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Conservation has been mentioned several times tonight, not least by the right hon. Member for Chesterfield (Mr. Benn). It is appropriate in this debate to say that we are products of our environment. I was at university during the late 1960s and early 1970s, when there was great concern about conservation of the environment and the safety of the civil nuclear industry. The two, of course, are inextricably linked.
In succeeding years it is not surprising that, in the battle for our very economic survival, those issues have been pushed into a backwater inhabited mainly by the far Left and political eccentrics. It is no less surprising that, now that the success of the Government's economic policies has given the country sustained growth and low inflation, there should once again be more talk about the environment, and I welcome that. I especially welcome the efforts of my hon. Friend the Minister for the Environment, Countryside and Local Government to ensure that the Conservative party dons its rightful mantle as the conservor of and carer for our environment.
We have to make two decisions on the nuclear industry—on Sizewell and on the disposal of nuclear waste—that raise fundamental issues about the future of our nuclear policy and concern about our environment. We are standing as it were on the threshold of a busy thoroughfare—traffic is coming towards us at great speed from the left and the right. I do not argue that we should stand still for ever or that we should vegetate on one spot, but we should stop, think, look and, above all, listen. I echo the words of my hon. Friend the Member for Brigg and Cleethorpes (Mr. Brown)—it is time to pause for reflection.
There is no overwhelming urgency about either decision. There is no rule requiring elected, accountable—and, it must be said, disposable—Ministers to proceed at the behest of an unelected and unaccountable body such as NIREX, and to do so at a rapid pace. Much as we regret the publicity surrounding Sellafield—unfair as much of it may be—much as we regret the disaster at Chernobyl and much as it may be true that we rejected that design of reactor many years ago, public confidence in the nuclear industry has been shaken. We cannot ignore that fact.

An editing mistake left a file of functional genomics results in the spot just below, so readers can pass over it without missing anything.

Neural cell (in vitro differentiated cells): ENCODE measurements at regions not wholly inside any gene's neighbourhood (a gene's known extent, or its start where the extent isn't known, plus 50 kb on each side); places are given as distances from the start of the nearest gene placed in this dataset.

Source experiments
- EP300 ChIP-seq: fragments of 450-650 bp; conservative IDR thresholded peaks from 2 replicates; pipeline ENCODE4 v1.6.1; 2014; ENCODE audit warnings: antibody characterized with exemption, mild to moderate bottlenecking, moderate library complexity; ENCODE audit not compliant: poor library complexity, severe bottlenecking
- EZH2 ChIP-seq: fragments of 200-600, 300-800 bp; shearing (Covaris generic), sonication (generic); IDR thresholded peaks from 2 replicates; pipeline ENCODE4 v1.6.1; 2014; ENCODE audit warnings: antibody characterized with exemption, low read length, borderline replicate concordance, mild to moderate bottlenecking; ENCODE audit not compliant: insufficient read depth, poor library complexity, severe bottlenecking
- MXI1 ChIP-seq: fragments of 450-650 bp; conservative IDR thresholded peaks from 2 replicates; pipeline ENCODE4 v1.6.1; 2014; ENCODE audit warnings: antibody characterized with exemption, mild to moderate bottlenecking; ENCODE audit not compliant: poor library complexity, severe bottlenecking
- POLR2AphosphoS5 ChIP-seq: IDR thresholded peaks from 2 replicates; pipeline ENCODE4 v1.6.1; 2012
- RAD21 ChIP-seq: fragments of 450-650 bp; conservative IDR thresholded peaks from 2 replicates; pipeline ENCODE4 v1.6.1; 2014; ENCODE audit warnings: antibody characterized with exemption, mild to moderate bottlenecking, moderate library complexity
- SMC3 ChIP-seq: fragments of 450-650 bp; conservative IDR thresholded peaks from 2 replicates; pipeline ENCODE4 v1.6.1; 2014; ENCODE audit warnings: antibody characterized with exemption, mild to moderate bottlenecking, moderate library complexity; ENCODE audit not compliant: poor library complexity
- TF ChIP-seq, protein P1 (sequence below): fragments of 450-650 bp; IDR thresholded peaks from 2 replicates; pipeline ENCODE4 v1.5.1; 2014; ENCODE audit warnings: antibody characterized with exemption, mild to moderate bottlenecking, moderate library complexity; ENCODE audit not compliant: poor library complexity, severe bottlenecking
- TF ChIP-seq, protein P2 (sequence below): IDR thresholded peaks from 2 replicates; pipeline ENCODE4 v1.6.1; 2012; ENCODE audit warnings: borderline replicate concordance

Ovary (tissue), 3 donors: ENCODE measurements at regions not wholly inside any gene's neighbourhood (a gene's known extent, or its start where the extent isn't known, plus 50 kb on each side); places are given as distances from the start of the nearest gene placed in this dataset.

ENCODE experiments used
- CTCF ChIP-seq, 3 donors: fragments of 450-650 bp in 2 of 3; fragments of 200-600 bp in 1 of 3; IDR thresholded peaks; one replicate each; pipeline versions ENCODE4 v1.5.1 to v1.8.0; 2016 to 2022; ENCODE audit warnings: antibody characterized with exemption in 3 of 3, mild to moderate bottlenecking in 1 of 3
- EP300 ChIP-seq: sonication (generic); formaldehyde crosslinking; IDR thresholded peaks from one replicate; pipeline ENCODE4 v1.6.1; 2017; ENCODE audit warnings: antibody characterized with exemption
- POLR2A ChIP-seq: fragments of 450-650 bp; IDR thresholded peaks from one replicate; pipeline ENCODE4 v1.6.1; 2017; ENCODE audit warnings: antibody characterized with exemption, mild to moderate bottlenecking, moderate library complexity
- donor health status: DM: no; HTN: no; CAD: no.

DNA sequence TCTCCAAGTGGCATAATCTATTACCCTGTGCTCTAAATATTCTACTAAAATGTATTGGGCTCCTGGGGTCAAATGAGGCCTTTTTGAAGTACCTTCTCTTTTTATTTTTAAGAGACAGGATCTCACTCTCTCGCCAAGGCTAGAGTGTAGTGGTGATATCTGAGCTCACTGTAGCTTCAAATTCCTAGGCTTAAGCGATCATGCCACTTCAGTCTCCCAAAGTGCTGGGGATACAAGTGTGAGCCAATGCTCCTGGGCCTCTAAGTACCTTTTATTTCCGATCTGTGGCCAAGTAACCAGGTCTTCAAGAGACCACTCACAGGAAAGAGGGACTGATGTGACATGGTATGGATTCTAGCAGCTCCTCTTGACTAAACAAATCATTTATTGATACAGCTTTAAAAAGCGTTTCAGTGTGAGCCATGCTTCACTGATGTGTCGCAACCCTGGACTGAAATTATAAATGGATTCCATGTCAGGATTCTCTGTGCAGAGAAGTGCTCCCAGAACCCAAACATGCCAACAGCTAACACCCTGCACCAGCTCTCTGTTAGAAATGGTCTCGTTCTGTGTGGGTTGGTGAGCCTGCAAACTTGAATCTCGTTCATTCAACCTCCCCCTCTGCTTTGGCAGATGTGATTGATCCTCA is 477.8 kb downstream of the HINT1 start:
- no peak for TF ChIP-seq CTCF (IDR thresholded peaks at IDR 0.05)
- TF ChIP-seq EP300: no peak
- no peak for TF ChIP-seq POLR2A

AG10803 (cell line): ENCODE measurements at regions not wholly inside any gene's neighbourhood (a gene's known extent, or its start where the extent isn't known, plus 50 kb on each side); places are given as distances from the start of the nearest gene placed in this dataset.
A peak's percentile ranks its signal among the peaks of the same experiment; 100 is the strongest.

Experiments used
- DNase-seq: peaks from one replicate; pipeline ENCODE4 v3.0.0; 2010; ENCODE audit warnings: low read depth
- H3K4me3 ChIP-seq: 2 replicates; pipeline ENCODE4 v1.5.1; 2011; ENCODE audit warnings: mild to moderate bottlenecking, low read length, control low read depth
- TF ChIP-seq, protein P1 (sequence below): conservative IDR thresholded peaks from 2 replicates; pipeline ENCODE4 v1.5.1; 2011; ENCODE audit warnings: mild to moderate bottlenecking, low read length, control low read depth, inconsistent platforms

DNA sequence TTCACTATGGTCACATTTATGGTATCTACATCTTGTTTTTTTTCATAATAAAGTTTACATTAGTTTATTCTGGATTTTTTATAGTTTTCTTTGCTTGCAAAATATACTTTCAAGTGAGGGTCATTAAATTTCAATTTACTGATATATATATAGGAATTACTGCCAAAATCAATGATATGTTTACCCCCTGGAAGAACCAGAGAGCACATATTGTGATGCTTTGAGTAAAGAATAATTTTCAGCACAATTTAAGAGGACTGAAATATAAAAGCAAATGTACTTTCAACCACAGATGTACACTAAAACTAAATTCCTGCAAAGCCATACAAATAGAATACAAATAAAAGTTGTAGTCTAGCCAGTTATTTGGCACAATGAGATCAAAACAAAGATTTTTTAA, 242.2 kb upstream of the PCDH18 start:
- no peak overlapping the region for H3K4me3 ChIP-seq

I listened with great respect and care to my hon. Friend the Member for Stirling (Mr. Forsyth), and I agreed with much of what he said. However, the fact is that public confidence has been shaken. The incident at Chernobyl has proved the argument put forward for many years by those of us in the National Council for Civil Defence against official complacency and for more resources to be put into civil defence. The radioactive cloud that drifted towards Lincoln did not part like the Red sea when it appeared over the nuclear-free city—it carried on. We need effective civil defence, whatever our civil or military nuclear policies.
I do not believe that it is statesmenlike or resolute to fly in the face of public concern about the nuclear industry and to proceed regardless, without pausing for reflection. That is merely foolish. Ina few days, 12,000 of my constituents—who were not given much time by the Government for consultation—signed a petition collected by West Lindsey district council objecting to the disposal of waste in Humberside and Lincolnshire. Barring a handful, they are not Greenpeace activists or flower-shaking dropouts—they are decent folk from villages and small towns who are both worried and concerned, and to whose views the Government should listen with sympathy and concern. They need reassurance.